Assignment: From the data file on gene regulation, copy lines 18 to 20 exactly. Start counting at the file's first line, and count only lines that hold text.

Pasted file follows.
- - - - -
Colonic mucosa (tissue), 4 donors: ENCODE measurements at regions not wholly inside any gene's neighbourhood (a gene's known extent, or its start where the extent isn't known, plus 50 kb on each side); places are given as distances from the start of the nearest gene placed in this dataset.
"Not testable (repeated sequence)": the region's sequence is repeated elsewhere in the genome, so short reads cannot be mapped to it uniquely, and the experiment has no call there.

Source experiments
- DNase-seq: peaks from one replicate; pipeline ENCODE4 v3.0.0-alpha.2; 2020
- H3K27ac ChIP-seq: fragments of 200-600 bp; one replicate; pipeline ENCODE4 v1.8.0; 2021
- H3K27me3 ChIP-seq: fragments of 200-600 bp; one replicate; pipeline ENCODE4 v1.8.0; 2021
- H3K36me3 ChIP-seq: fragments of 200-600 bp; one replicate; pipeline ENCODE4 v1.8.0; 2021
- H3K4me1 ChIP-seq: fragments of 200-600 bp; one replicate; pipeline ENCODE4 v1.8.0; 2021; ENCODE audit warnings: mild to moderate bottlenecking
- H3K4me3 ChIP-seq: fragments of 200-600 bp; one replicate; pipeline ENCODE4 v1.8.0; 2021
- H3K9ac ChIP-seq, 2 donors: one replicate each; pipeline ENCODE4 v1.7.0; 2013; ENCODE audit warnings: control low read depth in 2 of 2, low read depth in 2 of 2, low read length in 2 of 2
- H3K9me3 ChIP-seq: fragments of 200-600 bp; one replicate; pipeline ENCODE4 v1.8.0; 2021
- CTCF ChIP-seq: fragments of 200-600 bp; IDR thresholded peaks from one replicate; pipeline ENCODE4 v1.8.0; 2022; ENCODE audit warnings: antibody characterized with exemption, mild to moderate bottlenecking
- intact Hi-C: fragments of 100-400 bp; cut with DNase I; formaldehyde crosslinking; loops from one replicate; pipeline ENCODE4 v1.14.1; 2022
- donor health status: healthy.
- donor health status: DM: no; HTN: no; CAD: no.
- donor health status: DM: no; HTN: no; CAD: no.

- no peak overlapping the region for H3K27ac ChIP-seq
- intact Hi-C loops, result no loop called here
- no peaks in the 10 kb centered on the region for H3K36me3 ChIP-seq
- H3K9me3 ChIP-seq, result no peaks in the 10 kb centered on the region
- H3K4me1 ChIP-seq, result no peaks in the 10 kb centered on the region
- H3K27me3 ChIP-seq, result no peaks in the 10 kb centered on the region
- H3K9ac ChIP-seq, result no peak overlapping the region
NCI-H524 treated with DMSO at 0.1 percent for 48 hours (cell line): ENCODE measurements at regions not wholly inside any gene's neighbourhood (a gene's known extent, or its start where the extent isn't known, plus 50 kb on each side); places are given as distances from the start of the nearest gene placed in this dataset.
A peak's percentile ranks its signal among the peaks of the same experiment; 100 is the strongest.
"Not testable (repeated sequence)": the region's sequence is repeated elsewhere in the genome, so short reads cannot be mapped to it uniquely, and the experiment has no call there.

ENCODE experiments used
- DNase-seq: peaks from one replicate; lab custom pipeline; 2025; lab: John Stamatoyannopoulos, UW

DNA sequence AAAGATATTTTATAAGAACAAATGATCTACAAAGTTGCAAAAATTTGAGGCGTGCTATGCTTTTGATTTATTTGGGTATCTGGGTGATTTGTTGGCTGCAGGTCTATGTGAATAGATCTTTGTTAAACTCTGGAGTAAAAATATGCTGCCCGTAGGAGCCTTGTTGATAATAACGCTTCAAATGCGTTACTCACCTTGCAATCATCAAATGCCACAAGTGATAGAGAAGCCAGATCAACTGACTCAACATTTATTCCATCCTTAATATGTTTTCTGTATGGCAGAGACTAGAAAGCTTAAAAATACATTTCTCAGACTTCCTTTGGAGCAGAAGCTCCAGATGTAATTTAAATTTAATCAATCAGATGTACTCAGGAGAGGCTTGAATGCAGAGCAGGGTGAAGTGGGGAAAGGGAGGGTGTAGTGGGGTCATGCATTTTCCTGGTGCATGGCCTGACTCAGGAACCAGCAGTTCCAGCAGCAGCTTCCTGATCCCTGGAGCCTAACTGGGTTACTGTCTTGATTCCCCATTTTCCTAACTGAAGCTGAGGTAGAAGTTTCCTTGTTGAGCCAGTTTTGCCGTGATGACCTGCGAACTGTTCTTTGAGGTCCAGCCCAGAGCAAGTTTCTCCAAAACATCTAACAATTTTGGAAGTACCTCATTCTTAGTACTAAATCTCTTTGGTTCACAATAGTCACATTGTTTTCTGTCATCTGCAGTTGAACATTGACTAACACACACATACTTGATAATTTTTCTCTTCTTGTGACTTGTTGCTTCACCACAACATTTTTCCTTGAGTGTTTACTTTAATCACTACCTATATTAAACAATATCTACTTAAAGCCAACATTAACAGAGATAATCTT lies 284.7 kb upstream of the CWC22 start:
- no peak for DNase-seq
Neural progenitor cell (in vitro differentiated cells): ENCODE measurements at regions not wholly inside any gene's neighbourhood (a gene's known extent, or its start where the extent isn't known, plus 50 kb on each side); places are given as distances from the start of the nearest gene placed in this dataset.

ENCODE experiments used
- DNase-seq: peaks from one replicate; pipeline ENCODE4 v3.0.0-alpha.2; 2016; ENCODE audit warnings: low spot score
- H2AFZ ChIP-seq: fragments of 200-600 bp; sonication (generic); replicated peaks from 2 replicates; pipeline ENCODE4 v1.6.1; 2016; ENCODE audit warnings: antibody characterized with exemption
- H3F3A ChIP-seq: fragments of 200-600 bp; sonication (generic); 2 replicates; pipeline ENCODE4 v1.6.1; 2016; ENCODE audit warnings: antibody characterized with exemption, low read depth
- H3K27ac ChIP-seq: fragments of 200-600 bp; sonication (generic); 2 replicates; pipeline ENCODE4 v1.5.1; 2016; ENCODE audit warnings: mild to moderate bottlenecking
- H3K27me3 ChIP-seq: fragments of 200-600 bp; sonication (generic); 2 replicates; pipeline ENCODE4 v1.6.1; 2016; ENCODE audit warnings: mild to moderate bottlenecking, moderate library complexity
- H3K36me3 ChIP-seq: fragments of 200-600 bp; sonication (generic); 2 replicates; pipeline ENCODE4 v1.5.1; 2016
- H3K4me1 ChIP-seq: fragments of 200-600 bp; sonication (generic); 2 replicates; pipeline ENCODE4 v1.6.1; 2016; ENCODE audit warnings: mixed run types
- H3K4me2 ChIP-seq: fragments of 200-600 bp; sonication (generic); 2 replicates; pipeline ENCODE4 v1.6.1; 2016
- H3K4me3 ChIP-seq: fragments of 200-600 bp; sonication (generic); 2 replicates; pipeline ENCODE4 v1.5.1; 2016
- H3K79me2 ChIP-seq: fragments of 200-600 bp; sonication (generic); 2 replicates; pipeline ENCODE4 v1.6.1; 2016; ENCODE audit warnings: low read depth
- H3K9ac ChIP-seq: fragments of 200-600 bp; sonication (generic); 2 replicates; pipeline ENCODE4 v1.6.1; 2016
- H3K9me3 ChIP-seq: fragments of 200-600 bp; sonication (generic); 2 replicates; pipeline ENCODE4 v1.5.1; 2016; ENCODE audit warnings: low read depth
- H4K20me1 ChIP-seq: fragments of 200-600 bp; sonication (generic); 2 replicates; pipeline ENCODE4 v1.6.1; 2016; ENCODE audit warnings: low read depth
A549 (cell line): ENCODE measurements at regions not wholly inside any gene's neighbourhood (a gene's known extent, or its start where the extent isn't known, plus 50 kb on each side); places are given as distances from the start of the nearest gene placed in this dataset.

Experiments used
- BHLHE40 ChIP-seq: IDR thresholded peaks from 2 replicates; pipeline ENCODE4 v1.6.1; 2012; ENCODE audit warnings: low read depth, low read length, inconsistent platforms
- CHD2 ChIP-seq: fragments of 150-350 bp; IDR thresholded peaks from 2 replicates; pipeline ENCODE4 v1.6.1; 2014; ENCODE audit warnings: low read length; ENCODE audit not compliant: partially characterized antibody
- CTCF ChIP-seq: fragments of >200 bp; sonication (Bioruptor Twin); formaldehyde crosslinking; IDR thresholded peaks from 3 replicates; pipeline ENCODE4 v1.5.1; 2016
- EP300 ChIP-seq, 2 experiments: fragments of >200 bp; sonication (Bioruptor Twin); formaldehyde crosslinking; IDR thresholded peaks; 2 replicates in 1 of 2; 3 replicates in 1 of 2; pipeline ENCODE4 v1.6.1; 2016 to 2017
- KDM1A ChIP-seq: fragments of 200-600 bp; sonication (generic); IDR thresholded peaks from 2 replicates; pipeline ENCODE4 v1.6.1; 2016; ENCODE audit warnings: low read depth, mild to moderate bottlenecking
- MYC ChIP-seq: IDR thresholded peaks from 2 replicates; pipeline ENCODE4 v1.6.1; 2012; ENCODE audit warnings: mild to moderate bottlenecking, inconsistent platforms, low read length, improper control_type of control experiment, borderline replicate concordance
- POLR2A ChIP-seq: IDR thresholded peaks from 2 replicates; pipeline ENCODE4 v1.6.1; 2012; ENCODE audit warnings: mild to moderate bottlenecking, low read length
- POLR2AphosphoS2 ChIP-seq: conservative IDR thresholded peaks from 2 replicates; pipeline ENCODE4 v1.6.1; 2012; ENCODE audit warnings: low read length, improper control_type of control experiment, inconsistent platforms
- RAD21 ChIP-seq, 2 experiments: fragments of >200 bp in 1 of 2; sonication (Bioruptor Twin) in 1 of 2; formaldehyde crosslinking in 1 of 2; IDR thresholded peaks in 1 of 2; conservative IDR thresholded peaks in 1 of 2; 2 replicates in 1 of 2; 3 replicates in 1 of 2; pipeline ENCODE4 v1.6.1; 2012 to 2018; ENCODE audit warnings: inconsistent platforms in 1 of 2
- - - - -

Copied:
- intact Hi-C loops, result no loop called here
- no peaks in the 10 kb centered on the region for H3K36me3 ChIP-seq
- H3K9me3 ChIP-seq, result no peaks in the 10 kb centered on the region